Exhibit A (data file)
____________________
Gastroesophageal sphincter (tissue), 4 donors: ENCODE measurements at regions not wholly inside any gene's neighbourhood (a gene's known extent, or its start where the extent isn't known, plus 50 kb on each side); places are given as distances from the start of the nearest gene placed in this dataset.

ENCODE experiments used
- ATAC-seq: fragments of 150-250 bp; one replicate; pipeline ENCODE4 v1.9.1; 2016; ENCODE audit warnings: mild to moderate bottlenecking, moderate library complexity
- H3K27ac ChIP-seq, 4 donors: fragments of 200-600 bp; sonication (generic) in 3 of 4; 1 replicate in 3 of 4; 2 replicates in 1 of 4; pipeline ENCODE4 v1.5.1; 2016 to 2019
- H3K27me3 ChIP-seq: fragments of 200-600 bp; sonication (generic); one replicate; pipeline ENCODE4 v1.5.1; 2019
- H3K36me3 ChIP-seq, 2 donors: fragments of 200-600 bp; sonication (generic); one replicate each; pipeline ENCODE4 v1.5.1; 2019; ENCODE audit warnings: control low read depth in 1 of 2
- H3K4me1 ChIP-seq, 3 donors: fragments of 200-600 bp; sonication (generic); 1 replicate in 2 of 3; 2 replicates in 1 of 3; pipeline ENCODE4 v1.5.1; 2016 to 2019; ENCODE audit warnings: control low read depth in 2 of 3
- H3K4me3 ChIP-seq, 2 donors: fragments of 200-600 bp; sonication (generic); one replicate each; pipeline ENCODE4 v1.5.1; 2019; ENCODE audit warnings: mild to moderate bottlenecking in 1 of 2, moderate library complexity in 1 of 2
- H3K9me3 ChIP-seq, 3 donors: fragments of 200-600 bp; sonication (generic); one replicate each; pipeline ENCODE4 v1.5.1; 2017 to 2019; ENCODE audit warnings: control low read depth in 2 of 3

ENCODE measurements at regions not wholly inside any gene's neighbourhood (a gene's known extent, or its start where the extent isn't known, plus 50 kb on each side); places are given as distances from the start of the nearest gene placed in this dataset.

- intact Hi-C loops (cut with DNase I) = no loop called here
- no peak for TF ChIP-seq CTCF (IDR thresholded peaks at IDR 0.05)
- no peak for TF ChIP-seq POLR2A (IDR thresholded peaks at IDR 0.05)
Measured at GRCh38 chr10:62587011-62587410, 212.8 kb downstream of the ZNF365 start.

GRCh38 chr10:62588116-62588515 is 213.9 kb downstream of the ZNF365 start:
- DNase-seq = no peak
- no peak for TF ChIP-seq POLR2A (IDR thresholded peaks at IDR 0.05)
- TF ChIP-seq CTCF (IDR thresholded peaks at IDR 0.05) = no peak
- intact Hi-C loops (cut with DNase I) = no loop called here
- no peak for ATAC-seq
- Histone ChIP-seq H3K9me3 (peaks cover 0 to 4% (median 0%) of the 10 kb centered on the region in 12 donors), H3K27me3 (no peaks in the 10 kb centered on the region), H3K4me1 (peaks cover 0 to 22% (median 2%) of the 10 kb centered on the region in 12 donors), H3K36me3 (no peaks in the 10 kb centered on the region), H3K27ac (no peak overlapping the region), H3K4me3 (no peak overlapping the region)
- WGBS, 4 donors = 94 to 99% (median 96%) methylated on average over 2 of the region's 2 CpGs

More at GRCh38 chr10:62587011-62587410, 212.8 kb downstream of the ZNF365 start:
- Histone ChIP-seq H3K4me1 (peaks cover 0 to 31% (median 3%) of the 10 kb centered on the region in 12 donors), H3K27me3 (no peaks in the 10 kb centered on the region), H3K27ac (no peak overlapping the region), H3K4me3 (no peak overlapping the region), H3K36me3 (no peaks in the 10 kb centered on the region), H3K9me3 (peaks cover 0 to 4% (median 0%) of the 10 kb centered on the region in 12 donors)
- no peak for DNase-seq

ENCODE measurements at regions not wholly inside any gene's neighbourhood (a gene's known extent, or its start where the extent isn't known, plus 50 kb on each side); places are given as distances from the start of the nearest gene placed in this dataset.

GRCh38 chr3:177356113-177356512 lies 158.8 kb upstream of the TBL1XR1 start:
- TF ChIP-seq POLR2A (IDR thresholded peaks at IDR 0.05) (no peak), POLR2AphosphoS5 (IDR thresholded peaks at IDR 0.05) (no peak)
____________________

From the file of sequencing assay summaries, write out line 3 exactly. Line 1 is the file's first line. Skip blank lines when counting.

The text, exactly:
- ATAC-seq: fragments of 150-250 bp; one replicate; pipeline ENCODE4 v1.9.1; 2016; ENCODE audit warnings: mild to moderate bottlenecking, moderate library complexity